“My fiancee's son is very destructive.”
Dear Annie,I am getting ready to marry. We have been together for 3 years now, and have lived together for 2. She has 2 children. Her 14 year old daughter has a loud mouth, not unnatural for her age. Her 17 year old son however is very destructive. Like today, I go outside to find a light bulb smashed against the car I just bought last weekend, along with a door handle broken and a foot size dent in the quarter panel. In the house I discovered two of my speakers were broken... It's like this all the time. We would ground him, but that just means he's here when were not to break more stuff. What should I do?
Congratulations on your upcoming marriage. I'm sure you would agree that there are definitely some family issues that need to be addressed in a more effective way than 'grounding'.
Obviously this kind of destructive behavior isn't healthy or acceptable. Aside from the frustration, expense, and inconvenience of broken "stuff" it's clear to me that your soon-to-be step-son needs professional help. It would be interesting to find out if this kind of behavior was the norm with him before you came into the picture. Is he like this at school? Does he have trouble making and keeping friends? Has he had brushes with the law? Or is his anger solely directed at you and your possessions? In any case, it sounds like he needs to learn healthier ways to express his feelings.
I couldn't help but notice in your short email a certain lack of tenderness towards your fiancee's children. The only thing you say about her daughter is that she has a "loud mouth" and the only thing you say about her son is that he's "very destructive."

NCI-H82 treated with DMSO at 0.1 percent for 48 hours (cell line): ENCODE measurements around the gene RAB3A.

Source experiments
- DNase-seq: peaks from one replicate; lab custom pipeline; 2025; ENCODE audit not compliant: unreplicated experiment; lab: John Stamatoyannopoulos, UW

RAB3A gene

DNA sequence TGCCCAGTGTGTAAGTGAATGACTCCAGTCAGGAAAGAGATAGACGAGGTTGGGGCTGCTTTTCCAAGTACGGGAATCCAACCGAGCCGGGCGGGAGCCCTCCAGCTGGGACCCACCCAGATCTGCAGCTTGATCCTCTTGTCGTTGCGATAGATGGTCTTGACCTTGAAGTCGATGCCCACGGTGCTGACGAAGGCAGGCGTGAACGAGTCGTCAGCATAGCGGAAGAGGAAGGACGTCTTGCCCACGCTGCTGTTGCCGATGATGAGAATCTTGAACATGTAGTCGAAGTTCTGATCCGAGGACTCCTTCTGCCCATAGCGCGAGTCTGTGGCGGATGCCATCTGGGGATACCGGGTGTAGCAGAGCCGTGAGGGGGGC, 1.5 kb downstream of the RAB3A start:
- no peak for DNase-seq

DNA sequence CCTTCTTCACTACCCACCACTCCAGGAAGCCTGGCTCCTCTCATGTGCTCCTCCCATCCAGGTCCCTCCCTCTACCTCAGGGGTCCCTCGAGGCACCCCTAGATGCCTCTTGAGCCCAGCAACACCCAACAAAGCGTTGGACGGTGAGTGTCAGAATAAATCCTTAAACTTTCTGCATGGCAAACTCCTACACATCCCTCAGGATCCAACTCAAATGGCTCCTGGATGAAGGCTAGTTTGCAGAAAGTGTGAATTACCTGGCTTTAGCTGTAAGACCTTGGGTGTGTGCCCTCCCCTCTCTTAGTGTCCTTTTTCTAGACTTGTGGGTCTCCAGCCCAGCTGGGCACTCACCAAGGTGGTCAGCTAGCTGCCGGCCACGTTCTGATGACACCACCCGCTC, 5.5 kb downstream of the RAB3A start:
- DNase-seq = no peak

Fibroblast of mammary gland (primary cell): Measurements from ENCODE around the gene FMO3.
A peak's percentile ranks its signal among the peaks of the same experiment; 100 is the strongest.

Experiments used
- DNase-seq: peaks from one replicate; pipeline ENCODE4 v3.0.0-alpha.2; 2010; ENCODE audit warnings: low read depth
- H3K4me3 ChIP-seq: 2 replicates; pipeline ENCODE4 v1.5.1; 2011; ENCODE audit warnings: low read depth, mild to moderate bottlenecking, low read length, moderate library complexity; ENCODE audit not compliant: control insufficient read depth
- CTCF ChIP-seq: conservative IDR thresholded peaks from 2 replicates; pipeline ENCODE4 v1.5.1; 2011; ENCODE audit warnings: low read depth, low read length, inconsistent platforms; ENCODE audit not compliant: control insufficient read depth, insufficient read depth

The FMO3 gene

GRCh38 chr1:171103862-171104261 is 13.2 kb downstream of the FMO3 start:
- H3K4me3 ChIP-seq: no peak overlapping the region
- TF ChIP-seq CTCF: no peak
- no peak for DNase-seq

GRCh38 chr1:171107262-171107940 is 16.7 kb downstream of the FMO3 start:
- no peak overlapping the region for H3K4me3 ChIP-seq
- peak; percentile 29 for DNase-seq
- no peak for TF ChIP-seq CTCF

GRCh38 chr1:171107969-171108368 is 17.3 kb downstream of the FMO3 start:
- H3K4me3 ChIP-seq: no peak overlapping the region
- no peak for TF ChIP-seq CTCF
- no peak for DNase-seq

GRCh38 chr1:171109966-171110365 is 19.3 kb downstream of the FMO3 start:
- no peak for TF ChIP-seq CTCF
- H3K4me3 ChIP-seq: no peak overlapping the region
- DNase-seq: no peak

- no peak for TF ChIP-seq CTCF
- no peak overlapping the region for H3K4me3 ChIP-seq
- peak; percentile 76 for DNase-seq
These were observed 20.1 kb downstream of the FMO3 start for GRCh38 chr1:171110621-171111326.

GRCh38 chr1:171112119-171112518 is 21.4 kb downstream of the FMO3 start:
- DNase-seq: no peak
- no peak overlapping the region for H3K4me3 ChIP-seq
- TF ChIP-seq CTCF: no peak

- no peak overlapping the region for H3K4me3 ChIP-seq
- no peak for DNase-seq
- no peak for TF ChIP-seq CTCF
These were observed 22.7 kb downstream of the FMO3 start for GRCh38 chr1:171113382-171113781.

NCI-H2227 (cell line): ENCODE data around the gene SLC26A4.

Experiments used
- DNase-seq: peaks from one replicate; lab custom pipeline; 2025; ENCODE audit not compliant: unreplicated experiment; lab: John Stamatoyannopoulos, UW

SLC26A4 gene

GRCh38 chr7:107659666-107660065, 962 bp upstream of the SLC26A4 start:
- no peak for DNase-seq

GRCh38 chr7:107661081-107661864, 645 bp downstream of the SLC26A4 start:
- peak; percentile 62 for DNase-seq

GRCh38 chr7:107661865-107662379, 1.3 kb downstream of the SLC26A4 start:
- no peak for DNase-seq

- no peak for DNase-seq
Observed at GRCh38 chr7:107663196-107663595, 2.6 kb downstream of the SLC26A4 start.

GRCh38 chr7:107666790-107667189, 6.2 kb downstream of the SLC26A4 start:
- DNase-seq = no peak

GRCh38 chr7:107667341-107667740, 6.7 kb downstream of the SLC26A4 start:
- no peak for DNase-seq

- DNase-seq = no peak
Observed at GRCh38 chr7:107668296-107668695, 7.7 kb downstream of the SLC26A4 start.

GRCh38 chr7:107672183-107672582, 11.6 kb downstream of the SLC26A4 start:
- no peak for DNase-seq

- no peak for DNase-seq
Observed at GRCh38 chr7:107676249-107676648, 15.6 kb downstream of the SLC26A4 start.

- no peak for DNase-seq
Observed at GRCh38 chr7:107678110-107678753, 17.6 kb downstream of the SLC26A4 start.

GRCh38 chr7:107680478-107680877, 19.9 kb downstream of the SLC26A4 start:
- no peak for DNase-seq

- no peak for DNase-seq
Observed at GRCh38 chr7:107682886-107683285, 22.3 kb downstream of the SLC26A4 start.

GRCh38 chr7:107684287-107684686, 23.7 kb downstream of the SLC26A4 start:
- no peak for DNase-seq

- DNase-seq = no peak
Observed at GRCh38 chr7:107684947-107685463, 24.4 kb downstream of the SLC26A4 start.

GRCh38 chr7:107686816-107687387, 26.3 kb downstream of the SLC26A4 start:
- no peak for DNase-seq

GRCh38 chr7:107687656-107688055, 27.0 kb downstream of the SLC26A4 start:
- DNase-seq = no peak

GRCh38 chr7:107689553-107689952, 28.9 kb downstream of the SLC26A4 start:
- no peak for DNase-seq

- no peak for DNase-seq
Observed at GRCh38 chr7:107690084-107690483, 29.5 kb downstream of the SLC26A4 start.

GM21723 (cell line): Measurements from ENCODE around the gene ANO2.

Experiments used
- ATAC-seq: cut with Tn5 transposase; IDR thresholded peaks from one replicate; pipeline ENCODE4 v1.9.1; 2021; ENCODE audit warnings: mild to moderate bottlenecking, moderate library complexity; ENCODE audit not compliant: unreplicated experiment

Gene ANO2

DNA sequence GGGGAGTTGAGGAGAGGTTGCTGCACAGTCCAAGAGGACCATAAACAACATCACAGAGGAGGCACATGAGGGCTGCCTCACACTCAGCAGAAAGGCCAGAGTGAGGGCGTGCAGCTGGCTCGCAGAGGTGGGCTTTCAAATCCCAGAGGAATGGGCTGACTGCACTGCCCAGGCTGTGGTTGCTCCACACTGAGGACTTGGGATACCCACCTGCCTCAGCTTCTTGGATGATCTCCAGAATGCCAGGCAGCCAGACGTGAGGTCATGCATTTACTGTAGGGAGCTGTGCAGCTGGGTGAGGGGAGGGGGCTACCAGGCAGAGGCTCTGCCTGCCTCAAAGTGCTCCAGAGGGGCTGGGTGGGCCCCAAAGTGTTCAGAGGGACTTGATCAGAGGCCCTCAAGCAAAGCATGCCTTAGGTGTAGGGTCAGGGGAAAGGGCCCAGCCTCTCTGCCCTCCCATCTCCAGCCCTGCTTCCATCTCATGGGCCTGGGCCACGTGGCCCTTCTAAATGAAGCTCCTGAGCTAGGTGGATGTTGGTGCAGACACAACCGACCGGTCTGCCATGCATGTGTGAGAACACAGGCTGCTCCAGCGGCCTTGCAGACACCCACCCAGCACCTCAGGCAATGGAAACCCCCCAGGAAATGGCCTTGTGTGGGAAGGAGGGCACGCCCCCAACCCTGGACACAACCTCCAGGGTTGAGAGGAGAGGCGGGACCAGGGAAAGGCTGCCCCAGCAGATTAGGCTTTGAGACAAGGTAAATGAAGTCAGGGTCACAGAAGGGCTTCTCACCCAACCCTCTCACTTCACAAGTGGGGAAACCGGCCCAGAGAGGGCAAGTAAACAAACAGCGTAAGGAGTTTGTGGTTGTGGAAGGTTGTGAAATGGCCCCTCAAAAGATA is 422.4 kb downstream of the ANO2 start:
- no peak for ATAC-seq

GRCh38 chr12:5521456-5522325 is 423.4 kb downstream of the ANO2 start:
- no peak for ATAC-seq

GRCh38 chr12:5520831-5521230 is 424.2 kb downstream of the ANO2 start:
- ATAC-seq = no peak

What you say may be true, but surely there is more to each of these children than what you've described. And that you don't acknowledge (or don't seem to be aware) of any other, more positive aspects of their personalities might be contributing to the hostility.
The boy's mother needs to step up and take charge here. Surely she can see how troubled he is. As his mother, she (not you) needs to do whatever it takes to help him get some help. My suggestion would be to start with the school counselor. Mom should talk with the counselor and explain what's been happening at home. A meeting with Mom, the son, and the counselor (or a family therapist) would be a good place to start. From there it can be decided when to bring you and the daughter into a full family therapy session -- because while the son may be the only one acting out in this way, the whole family has a problem.
I'd strongly suggest that you take this advice to heart and share it with your fiancee. The problems you've described are already impacting your relationship as a couple and as a family. They're not going to disappear after the wedding, in fact, if they're not dealt with compassionately and effectively, you're looking at lots more problems down the road.
I hope this helps.